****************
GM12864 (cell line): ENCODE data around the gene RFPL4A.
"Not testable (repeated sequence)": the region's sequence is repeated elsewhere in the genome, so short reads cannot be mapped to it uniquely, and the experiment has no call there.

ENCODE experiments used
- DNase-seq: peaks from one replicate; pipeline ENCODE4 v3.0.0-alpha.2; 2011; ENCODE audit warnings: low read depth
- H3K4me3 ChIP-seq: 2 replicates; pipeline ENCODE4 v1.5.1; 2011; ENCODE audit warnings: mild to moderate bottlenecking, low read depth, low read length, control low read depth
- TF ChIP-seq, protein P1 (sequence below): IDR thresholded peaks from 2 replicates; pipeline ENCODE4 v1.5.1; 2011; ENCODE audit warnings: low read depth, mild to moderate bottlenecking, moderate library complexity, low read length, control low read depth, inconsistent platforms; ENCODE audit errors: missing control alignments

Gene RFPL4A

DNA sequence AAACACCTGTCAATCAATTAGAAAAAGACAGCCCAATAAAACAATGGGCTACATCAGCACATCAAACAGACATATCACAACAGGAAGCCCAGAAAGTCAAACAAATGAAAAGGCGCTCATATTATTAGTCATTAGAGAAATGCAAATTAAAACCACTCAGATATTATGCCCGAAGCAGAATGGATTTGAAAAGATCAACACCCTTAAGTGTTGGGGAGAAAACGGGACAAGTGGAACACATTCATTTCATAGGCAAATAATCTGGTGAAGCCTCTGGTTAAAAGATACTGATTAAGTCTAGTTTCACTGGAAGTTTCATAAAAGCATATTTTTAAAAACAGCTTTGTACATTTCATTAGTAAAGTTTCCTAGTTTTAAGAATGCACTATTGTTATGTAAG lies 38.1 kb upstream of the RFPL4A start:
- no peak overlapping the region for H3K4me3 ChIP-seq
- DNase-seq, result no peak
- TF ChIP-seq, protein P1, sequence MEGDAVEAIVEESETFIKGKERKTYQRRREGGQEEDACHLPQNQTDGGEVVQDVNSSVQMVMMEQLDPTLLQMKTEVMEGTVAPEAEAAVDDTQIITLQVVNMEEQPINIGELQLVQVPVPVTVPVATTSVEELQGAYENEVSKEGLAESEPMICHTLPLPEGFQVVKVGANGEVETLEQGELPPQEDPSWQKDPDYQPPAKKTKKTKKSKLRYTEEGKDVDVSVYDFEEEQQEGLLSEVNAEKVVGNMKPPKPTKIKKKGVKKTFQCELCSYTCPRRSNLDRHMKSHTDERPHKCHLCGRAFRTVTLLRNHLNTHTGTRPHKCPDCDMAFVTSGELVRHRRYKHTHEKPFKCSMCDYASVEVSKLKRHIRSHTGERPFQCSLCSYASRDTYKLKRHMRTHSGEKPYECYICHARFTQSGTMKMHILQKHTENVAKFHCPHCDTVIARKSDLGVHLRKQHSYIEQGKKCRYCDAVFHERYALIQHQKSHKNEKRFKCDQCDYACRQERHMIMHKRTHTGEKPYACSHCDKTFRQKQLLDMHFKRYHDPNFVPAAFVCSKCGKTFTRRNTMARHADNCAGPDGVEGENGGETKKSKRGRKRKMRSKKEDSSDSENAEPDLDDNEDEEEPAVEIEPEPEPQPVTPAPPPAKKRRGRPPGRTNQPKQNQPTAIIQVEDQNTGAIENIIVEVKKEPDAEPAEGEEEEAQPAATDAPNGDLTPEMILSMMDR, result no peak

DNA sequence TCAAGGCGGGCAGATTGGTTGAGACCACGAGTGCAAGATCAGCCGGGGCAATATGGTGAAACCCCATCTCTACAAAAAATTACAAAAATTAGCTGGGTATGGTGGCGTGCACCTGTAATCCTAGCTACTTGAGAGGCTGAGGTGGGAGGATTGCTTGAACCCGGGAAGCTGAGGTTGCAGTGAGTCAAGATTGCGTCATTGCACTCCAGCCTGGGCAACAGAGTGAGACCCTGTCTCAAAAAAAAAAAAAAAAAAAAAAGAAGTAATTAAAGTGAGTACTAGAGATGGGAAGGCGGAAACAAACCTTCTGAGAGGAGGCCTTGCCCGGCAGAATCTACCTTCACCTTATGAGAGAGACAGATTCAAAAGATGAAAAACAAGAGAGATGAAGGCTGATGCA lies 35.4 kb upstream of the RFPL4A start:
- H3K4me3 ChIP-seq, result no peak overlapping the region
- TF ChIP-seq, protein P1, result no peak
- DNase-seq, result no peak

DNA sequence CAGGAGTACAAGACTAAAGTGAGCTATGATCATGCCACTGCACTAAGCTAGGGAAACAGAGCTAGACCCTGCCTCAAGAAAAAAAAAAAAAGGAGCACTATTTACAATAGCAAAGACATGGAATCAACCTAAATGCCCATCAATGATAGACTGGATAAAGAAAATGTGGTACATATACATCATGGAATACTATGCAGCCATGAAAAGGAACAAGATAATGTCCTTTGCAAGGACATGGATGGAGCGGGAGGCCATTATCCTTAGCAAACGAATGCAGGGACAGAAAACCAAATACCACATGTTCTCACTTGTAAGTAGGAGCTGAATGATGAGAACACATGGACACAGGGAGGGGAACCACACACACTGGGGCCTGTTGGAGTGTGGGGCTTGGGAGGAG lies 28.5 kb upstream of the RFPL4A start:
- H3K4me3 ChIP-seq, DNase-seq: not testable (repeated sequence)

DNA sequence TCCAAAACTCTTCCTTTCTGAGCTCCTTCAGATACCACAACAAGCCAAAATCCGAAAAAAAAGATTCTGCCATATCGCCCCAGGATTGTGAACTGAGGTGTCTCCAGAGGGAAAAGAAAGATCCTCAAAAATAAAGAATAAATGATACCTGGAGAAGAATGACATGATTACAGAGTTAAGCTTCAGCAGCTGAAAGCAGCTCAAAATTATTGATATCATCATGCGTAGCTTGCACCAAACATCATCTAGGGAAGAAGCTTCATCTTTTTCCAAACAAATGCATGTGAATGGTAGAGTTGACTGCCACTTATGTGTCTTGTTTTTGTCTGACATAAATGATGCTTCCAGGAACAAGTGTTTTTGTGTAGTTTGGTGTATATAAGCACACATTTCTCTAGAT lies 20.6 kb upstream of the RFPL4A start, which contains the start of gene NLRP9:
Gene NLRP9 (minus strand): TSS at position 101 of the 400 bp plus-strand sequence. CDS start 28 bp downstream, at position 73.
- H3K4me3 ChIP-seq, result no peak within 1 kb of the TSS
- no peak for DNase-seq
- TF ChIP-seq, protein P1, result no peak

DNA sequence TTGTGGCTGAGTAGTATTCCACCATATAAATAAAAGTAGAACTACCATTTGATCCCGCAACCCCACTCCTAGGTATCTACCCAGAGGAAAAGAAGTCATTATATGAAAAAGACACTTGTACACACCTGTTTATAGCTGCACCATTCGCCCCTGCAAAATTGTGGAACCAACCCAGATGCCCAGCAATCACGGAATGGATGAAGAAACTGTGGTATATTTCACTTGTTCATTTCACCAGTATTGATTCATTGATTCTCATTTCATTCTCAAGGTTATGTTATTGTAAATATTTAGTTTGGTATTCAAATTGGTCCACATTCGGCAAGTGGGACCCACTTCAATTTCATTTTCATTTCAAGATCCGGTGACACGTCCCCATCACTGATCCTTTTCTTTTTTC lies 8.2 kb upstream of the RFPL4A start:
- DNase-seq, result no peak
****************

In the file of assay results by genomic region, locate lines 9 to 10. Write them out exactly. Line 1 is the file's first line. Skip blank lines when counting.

- no peak overlapping the region for H3K4me3 ChIP-seq
- DNase-seq, result no peak